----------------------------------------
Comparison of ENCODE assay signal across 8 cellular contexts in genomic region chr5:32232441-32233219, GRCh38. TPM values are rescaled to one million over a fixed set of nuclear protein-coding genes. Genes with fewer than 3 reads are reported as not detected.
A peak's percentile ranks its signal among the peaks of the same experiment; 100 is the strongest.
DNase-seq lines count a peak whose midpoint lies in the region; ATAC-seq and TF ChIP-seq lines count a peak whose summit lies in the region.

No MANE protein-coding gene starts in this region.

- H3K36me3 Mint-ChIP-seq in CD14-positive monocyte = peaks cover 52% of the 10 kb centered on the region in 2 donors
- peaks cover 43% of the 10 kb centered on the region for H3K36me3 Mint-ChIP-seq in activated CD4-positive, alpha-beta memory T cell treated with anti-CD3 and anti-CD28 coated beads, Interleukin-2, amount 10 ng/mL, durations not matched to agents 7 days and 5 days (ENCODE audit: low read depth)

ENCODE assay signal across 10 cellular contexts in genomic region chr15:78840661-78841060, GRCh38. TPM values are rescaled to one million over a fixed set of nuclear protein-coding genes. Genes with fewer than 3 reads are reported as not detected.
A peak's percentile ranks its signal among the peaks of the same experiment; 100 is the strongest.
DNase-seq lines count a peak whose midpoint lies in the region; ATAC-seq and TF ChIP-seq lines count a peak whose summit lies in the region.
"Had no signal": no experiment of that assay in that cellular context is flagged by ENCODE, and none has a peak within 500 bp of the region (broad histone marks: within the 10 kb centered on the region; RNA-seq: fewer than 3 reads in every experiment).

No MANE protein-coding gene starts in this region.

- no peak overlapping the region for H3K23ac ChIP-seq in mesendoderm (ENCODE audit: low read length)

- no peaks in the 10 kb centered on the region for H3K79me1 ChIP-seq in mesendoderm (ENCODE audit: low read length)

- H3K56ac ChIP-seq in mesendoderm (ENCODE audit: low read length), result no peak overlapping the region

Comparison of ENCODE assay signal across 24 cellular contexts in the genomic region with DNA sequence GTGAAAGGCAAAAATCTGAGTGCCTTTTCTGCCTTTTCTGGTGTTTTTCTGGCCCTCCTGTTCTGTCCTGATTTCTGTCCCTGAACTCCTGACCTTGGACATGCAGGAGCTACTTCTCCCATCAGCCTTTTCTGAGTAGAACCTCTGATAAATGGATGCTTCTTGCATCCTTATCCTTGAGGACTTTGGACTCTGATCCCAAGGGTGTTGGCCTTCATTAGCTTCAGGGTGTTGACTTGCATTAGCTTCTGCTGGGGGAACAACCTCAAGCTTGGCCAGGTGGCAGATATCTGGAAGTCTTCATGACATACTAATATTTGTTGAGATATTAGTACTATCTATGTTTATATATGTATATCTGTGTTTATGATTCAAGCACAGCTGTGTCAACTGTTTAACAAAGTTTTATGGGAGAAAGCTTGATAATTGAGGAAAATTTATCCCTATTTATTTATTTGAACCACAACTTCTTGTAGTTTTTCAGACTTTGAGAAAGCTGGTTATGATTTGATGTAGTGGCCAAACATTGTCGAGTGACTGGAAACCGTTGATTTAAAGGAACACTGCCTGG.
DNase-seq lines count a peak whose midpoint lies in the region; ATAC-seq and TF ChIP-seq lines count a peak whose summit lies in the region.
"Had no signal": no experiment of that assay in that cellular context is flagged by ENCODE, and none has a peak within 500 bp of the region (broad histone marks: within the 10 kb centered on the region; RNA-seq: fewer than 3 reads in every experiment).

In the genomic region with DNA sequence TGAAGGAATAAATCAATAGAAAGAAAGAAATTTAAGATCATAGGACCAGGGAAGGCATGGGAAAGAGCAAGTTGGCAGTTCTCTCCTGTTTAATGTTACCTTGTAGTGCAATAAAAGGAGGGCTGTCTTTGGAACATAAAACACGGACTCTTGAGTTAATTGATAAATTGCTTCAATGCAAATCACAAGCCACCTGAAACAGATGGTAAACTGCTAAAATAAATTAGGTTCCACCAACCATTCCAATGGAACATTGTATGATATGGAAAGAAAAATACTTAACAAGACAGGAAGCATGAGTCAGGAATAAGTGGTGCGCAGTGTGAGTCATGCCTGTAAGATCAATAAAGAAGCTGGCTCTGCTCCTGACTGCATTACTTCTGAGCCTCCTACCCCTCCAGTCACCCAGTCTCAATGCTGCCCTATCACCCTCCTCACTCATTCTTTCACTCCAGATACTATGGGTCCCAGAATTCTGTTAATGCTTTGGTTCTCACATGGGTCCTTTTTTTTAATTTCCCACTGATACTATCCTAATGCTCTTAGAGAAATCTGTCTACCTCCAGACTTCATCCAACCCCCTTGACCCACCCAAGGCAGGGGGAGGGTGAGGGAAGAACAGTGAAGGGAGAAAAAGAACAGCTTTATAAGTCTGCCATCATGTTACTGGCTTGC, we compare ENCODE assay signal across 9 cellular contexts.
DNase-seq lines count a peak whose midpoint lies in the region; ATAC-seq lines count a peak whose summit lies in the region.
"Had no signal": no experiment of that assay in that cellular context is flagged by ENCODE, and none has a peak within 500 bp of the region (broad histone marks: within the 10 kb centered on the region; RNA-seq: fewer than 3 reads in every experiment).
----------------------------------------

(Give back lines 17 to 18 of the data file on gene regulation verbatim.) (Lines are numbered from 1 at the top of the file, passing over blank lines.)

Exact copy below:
"Had no signal": no experiment of that assay in that cellular context is flagged by ENCODE, and none has a peak within 500 bp of the region (broad histone marks: within the 10 kb centered on the region; RNA-seq: fewer than 3 reads in every experiment).

In the genomic region with DNA sequence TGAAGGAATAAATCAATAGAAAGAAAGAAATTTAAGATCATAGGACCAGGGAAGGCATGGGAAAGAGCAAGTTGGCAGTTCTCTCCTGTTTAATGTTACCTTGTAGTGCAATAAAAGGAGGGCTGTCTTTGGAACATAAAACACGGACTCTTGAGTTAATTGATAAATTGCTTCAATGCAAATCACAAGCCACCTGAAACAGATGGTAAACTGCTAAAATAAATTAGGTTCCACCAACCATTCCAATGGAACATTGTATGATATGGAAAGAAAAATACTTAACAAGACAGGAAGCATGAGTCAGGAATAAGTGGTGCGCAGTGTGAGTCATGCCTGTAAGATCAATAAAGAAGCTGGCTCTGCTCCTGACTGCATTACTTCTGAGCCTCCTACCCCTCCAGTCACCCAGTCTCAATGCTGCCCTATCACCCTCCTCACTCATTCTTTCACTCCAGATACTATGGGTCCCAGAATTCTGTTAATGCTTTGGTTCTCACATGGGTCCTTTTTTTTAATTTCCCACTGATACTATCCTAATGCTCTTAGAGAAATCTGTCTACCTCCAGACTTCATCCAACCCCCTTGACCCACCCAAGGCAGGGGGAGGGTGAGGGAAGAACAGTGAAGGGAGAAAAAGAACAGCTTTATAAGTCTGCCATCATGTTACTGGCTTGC, we compare ENCODE assay signal across 9 cellular contexts.